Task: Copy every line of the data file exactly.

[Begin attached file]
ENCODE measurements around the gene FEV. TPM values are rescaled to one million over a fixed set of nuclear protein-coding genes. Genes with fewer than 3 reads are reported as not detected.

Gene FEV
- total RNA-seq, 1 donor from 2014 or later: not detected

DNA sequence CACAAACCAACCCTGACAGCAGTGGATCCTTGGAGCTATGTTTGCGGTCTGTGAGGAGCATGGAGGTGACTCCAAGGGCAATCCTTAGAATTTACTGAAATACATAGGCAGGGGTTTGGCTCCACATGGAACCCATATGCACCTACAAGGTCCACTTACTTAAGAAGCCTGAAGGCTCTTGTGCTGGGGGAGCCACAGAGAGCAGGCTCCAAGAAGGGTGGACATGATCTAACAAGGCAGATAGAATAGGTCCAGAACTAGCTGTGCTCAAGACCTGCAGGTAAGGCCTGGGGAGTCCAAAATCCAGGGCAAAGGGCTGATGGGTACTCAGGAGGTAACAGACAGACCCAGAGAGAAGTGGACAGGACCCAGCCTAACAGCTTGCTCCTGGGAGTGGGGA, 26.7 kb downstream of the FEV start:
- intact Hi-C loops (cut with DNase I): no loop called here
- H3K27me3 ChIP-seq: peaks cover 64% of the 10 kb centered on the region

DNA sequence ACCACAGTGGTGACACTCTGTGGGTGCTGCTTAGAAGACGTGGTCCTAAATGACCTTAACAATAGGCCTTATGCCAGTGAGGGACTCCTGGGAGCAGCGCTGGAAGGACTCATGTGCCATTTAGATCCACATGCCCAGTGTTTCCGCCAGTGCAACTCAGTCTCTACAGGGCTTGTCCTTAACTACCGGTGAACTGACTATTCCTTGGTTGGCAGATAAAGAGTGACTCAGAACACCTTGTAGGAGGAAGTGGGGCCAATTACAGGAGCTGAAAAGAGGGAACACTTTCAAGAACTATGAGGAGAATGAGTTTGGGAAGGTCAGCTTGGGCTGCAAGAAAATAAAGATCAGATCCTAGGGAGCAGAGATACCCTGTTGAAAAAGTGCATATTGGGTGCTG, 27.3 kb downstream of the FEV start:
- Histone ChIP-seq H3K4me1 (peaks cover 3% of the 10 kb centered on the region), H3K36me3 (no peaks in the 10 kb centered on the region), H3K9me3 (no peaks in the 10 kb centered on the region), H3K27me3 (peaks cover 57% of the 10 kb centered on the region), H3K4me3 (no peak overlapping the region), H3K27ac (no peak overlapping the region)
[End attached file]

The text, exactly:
ENCODE measurements around the gene FEV. TPM values are rescaled to one million over a fixed set of nuclear protein-coding genes. Genes with fewer than 3 reads are reported as not detected.

Gene FEV
- total RNA-seq, 1 donor from 2014 or later: not detected

DNA sequence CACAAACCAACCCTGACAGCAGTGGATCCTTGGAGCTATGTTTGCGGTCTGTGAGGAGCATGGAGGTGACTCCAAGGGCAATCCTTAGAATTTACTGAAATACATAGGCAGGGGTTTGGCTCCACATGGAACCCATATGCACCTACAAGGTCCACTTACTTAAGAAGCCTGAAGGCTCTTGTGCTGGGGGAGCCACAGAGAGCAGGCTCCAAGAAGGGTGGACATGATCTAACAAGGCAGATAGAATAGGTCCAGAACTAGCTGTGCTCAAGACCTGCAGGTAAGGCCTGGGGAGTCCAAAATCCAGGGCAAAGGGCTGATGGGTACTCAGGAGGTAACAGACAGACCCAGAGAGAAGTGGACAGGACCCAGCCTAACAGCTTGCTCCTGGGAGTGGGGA, 26.7 kb downstream of the FEV start:
- intact Hi-C loops (cut with DNase I): no loop called here
- H3K27me3 ChIP-seq: peaks cover 64% of the 10 kb centered on the region

DNA sequence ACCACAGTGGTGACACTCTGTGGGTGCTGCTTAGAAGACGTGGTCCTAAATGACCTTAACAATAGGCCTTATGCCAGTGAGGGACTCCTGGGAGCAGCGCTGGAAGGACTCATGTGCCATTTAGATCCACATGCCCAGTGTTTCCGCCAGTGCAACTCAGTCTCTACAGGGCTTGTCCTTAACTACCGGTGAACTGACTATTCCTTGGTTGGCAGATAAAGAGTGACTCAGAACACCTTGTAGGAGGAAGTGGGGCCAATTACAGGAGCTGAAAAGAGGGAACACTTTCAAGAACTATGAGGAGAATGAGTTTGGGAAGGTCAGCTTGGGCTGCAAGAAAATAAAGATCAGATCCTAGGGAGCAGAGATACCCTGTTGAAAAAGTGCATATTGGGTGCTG, 27.3 kb downstream of the FEV start:
- Histone ChIP-seq H3K4me1 (peaks cover 3% of the 10 kb centered on the region), H3K36me3 (no peaks in the 10 kb centered on the region), H3K9me3 (no peaks in the 10 kb centered on the region), H3K27me3 (peaks cover 57% of the 10 kb centered on the region), H3K4me3 (no peak overlapping the region), H3K27ac (no peak overlapping the region)